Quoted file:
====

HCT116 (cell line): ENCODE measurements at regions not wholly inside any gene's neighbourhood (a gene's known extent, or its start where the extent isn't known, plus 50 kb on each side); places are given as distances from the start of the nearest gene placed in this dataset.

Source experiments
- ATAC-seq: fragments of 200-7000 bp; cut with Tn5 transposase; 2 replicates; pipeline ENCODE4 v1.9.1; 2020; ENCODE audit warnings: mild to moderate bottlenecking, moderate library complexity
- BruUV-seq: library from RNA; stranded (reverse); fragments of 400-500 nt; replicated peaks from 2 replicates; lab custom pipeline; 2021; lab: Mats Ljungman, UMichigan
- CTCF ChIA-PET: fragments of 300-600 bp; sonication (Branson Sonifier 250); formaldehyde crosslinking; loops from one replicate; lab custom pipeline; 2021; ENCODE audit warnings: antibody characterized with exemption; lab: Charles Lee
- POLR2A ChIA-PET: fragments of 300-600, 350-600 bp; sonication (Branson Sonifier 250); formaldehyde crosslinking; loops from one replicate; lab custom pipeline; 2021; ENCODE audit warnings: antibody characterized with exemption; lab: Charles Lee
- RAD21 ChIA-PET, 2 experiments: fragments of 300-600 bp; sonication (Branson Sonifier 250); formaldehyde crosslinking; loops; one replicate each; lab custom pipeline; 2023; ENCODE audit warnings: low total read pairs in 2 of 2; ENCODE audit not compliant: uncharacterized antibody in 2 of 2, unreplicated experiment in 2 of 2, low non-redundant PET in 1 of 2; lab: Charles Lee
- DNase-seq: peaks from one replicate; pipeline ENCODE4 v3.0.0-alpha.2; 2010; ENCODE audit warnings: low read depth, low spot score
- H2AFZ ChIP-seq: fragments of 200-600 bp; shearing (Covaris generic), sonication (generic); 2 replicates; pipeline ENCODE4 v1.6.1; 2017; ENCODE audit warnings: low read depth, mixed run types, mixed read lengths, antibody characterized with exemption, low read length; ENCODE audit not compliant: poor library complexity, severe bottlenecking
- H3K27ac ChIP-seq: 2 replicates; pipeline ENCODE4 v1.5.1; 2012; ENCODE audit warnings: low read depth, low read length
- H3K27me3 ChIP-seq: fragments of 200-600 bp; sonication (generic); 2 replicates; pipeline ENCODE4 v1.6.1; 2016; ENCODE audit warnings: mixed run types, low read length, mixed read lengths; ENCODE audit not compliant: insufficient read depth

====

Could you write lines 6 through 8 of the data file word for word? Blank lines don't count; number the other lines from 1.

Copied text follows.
- POLR2A ChIA-PET: fragments of 300-600, 350-600 bp; sonication (Branson Sonifier 250); formaldehyde crosslinking; loops from one replicate; lab custom pipeline; 2021; ENCODE audit warnings: antibody characterized with exemption; lab: Charles Lee
- RAD21 ChIA-PET, 2 experiments: fragments of 300-600 bp; sonication (Branson Sonifier 250); formaldehyde crosslinking; loops; one replicate each; lab custom pipeline; 2023; ENCODE audit warnings: low total read pairs in 2 of 2; ENCODE audit not compliant: uncharacterized antibody in 2 of 2, unreplicated experiment in 2 of 2, low non-redundant PET in 1 of 2; lab: Charles Lee
- DNase-seq: peaks from one replicate; pipeline ENCODE4 v3.0.0-alpha.2; 2010; ENCODE audit warnings: low read depth, low spot score